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Your suggestion of a walk around the island pulling up Himalayan balsam is a good idea, Stevie. Could discuss it when we meet tomorrow? (Thurs 10th)?

Your pink-flowered plant is probably a Spiraea - can spread and take over.

Nick - I was lazy and chose to use the anglicised version of Puilladobhrain; 'taigh' is an alternative spelling of 'tigh' which I used unthinkingly for the T&T; Ardnamuchan was a typo...

James


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PostPosted: Fri Jul 11, 2014 8:42 pm 
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I wasn't aware that there was an anglicised version of Puilladobhrain - where did you come across it?

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PostPosted: Sat Sep 20, 2014 8:43 pm 
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Hi all,

Have had a pretty good walk round the island over the summer.

Too late now to pull Himalayan Balsam, all you'll do is spread the seeds further (unless you are very careful).

But the problem is not insurmountable. We can deal with it come spring next year.

One thing that really worries me is that i've just found Japanese Knotweed on the island. It is a bad one. It spreads like wildfire. It needs special care (legally) to remove it or you'll make it worse. It cracks foundations. It will lower the price of your house if it appears in a home report (has happened south of here, houses valued at ZERO as the land NEAR them has Japanese Knotweed).

If you do have it, there is now a regulation (WANE act 2011) that will see you prosecuted if it spreads to your neighbours property. The local Authority do have a duty of care to make remedial action to remove it. That means they will access your property and spay it and send you the bill. If your neighbour has it (and ALL else fails) you can report it to the council.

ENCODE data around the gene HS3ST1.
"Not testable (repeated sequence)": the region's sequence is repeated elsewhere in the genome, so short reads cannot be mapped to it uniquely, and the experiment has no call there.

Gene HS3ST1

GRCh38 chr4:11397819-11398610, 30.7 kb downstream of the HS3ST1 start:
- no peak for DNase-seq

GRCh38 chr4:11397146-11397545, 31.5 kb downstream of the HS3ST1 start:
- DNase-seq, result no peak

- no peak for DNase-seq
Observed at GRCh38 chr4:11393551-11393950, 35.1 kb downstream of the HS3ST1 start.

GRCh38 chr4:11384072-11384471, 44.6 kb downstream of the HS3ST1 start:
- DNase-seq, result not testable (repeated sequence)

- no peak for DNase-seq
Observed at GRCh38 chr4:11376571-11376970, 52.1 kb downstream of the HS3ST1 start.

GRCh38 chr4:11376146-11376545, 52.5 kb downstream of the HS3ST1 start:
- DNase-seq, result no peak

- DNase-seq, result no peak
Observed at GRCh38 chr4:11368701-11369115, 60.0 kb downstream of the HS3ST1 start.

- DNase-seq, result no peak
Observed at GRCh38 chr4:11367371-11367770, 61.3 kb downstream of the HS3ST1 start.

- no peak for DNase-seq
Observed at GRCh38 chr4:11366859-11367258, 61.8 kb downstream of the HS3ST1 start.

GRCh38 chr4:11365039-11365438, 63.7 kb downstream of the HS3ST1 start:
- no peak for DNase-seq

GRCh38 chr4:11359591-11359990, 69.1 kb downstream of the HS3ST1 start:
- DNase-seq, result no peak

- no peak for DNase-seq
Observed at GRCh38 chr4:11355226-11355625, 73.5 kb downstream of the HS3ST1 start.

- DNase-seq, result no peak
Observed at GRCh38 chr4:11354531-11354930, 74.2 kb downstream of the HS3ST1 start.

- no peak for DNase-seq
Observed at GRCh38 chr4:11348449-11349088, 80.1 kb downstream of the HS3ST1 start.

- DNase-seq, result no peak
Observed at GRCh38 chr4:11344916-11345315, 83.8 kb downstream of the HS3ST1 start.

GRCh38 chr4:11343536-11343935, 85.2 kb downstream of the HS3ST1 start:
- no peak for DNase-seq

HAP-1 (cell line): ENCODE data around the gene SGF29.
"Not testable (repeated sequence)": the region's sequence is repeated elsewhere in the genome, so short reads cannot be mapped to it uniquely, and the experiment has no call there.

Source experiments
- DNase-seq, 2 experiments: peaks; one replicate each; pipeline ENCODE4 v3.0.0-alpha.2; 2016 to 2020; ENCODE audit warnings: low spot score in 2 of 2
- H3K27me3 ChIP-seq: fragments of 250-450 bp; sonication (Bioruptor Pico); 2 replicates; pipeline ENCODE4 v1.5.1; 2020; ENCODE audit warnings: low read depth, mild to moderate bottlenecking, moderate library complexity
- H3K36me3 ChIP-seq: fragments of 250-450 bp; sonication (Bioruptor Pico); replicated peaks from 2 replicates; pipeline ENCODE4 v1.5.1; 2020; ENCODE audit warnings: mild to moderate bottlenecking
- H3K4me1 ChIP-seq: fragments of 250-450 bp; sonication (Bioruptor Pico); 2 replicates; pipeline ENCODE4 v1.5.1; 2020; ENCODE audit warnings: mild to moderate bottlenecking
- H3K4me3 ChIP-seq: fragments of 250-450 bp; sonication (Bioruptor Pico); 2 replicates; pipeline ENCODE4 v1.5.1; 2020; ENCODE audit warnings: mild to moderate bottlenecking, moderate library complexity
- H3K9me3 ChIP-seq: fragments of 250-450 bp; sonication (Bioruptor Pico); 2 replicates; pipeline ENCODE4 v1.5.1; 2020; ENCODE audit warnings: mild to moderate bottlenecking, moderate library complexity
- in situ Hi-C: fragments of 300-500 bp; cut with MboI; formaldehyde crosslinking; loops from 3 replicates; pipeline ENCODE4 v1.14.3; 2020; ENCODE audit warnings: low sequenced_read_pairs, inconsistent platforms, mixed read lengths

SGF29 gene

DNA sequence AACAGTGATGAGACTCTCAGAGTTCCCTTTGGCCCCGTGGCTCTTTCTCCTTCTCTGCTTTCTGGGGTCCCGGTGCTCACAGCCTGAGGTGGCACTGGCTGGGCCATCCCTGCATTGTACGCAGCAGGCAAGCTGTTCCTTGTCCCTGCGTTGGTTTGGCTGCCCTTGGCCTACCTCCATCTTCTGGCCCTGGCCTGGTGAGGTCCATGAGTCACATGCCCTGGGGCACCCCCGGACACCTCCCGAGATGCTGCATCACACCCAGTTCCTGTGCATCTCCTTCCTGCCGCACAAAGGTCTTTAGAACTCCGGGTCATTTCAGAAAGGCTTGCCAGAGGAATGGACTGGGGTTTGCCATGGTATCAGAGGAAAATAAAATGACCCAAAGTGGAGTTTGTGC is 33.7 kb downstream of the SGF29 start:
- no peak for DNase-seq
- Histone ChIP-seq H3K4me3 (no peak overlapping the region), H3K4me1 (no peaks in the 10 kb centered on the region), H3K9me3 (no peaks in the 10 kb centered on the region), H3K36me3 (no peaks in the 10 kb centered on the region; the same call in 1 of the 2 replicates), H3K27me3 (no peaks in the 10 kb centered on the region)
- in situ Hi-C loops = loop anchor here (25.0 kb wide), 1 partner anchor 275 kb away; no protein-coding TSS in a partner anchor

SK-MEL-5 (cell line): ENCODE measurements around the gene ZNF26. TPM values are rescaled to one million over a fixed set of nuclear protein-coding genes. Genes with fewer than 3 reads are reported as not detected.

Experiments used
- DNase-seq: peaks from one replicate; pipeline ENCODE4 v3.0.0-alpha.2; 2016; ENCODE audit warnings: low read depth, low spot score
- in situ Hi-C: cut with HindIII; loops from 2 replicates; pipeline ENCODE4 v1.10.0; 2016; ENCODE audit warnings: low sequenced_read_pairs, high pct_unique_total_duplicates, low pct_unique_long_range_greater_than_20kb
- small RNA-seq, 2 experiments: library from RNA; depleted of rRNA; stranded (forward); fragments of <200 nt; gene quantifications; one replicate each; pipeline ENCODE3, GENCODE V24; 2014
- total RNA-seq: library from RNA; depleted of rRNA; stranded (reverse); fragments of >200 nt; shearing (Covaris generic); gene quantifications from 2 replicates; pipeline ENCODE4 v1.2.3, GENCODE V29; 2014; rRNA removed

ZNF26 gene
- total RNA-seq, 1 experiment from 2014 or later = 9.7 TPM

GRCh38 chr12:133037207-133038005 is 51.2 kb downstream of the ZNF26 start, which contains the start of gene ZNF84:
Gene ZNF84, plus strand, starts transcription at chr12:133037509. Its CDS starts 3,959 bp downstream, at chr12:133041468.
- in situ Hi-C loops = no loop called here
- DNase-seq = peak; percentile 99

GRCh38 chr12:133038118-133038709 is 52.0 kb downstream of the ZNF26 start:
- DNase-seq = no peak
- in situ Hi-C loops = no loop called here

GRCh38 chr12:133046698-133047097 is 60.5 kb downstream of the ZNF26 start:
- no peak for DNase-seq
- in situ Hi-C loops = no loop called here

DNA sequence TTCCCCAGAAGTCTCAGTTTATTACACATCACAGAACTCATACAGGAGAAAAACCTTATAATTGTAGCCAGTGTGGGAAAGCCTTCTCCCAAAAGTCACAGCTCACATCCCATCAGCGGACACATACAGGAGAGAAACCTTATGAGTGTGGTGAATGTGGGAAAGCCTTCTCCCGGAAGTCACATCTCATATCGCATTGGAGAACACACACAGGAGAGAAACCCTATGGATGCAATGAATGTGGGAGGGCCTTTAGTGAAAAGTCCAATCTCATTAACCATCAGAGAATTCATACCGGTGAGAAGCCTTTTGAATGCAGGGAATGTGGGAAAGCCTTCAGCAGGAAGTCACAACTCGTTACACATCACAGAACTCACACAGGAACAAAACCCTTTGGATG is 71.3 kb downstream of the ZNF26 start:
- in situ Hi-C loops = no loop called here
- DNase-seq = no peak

Lets look at this one then!

Cheers Stevie


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PostPosted: Mon May 25, 2015 8:51 pm 
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Hi All,

That is us moved to the island permanently! Yay! Lots of tidying and putting away of stuff ahead (probably for months!).

One thing that took a bit of our time was dealing with the spring growth in the garden. And yes, back again is the Himalayan Balsam!!! At this time of year they look like little beetroot shoots; green leaves with a purple stripe down the centre. Pulling them is easy while there are no nettles and brambles around them and make the job easier than later in the year.

I’m keen and happy to help out with others infestation (I do get the irony of the latest addition to the island being keen to root out Invasive Non Native Species - INNS). This really is an INNS that can be beaten and a coordinated effort over the next few years could see it eradicated.

There is also a small patch of Japanese Knotweed I’ve spotted on the road between Cnoc a Chaltuinn and the Tigh and Truish. This is a reportable species and the council should react and spray. This is one species you DO NOT want to get a hold on the island. Houses down south have been valued at £ZERO when JK was spotted growing in nearby land.